Of the 11 other men, five were sentenced to 15 years in prison and six given one-year terms.

According to the paper, Pa Cheng Cha, Pa Yelor,  and Chea Wa Lor are serving imprisonment of 18, 17, and 15 years respectively.

Opposition

Lao authorities have long been wary of opposition among the Hmong, many of whom say they face persecution from the government because of their Vietnam War-era ties with the United States.

Thousands of Hmong fought under CIA advisers during a so-called “secret war” against communists in Laos.

General Vang Pao, who spearheaded the 15-year CIA-sponsored war, died in the United States in 2011 at the age of 81.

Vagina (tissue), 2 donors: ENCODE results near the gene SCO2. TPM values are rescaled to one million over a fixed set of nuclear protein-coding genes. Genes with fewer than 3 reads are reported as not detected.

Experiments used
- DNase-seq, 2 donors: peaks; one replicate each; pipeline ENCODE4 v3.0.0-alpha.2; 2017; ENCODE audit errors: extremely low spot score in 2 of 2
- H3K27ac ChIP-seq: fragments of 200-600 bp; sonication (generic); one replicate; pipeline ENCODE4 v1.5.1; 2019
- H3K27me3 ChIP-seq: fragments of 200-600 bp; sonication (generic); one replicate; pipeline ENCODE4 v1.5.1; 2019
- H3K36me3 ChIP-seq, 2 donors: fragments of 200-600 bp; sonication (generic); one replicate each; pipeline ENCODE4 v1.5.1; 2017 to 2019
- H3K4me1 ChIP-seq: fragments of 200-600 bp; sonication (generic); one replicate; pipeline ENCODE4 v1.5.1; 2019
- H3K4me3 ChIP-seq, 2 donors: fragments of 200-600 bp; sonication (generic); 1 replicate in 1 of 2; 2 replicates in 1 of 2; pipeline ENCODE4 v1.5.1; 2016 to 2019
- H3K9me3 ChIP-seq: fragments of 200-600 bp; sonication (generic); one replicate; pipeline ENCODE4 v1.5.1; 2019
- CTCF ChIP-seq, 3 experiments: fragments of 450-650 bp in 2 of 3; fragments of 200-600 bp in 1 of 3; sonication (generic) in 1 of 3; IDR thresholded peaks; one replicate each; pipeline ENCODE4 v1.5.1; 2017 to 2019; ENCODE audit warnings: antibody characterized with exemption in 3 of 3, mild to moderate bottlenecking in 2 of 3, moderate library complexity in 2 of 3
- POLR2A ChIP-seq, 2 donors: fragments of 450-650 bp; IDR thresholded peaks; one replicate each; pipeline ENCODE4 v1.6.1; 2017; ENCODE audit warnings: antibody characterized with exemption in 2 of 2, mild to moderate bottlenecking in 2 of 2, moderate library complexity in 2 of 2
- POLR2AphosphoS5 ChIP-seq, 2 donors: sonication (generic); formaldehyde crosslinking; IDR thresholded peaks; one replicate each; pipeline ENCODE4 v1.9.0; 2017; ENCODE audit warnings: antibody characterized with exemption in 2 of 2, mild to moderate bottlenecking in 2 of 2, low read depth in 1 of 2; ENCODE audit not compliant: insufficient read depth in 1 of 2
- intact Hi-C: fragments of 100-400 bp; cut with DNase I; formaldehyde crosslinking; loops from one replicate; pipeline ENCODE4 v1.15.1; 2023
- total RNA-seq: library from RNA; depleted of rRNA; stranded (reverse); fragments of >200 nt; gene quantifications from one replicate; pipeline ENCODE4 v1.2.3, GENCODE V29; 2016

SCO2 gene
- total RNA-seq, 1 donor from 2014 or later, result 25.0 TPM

The outspoken opponent of the Lao government emigrated to the United States after the communists seized power in his country in 1975.

Reported by RFA’s Lao Service. Translated by Somnet Inthapannha. Written in English by Rachel Vandenbrink.

February 17, 2014

5th Laotian National Conference – August 1-2, 2014

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Click on the link to get more news and video from original source:  http://lana-usa.org/

Dear Lao Communities,

We will be holding the 5th LANA Conference in Atlanta Georgia, USA – August 1 & 2. We are asking your assistance, through all social media, to please spread the word that all Lao communities in the US and around the globe are in need of Lao Educational Foundation system for future Lao generations. We need your cooperation in gathering and promoting Lao Teachers, Administrators, Gov. Officials and all educational departments to come together and attend the 5th LANA Conference in Georgia, August 1 & 2, 2014.  Please inquire about vendor booths.